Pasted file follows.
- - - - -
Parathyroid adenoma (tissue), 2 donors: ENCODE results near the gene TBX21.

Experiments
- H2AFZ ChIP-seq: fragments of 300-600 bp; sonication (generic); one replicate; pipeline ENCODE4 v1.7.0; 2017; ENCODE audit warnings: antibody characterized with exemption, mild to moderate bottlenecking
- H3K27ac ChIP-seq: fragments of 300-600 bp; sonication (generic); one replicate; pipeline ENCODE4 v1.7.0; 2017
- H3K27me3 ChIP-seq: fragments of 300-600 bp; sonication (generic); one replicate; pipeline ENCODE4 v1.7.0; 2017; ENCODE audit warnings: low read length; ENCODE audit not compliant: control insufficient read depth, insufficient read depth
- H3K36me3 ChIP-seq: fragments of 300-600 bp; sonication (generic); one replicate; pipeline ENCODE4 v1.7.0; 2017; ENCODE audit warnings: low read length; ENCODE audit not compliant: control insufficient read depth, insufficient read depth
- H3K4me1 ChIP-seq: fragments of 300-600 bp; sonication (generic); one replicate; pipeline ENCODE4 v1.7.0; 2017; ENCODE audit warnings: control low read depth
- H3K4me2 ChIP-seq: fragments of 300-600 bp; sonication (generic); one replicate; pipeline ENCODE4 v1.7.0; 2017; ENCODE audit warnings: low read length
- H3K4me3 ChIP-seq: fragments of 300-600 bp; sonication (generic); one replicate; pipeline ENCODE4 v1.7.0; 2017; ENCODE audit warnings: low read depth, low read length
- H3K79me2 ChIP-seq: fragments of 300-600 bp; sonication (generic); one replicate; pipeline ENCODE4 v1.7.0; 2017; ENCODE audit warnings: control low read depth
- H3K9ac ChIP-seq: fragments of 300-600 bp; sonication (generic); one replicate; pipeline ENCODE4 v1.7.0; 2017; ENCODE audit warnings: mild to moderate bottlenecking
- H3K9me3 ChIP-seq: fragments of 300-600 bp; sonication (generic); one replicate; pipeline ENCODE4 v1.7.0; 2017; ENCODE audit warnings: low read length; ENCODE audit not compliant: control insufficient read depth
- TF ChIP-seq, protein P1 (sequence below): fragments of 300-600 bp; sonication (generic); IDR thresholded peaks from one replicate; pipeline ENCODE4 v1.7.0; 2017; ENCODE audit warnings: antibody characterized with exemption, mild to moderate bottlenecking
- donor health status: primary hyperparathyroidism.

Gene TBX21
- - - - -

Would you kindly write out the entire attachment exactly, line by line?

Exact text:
Parathyroid adenoma (tissue), 2 donors: ENCODE results near the gene TBX21.

Experiments
- H2AFZ ChIP-seq: fragments of 300-600 bp; sonication (generic); one replicate; pipeline ENCODE4 v1.7.0; 2017; ENCODE audit warnings: antibody characterized with exemption, mild to moderate bottlenecking
- H3K27ac ChIP-seq: fragments of 300-600 bp; sonication (generic); one replicate; pipeline ENCODE4 v1.7.0; 2017
- H3K27me3 ChIP-seq: fragments of 300-600 bp; sonication (generic); one replicate; pipeline ENCODE4 v1.7.0; 2017; ENCODE audit warnings: low read length; ENCODE audit not compliant: control insufficient read depth, insufficient read depth
- H3K36me3 ChIP-seq: fragments of 300-600 bp; sonication (generic); one replicate; pipeline ENCODE4 v1.7.0; 2017; ENCODE audit warnings: low read length; ENCODE audit not compliant: control insufficient read depth, insufficient read depth
- H3K4me1 ChIP-seq: fragments of 300-600 bp; sonication (generic); one replicate; pipeline ENCODE4 v1.7.0; 2017; ENCODE audit warnings: control low read depth
- H3K4me2 ChIP-seq: fragments of 300-600 bp; sonication (generic); one replicate; pipeline ENCODE4 v1.7.0; 2017; ENCODE audit warnings: low read length
- H3K4me3 ChIP-seq: fragments of 300-600 bp; sonication (generic); one replicate; pipeline ENCODE4 v1.7.0; 2017; ENCODE audit warnings: low read depth, low read length
- H3K79me2 ChIP-seq: fragments of 300-600 bp; sonication (generic); one replicate; pipeline ENCODE4 v1.7.0; 2017; ENCODE audit warnings: control low read depth
- H3K9ac ChIP-seq: fragments of 300-600 bp; sonication (generic); one replicate; pipeline ENCODE4 v1.7.0; 2017; ENCODE audit warnings: mild to moderate bottlenecking
- H3K9me3 ChIP-seq: fragments of 300-600 bp; sonication (generic); one replicate; pipeline ENCODE4 v1.7.0; 2017; ENCODE audit warnings: low read length; ENCODE audit not compliant: control insufficient read depth
- TF ChIP-seq, protein P1 (sequence below): fragments of 300-600 bp; sonication (generic); IDR thresholded peaks from one replicate; pipeline ENCODE4 v1.7.0; 2017; ENCODE audit warnings: antibody characterized with exemption, mild to moderate bottlenecking
- donor health status: primary hyperparathyroidism.

Gene TBX21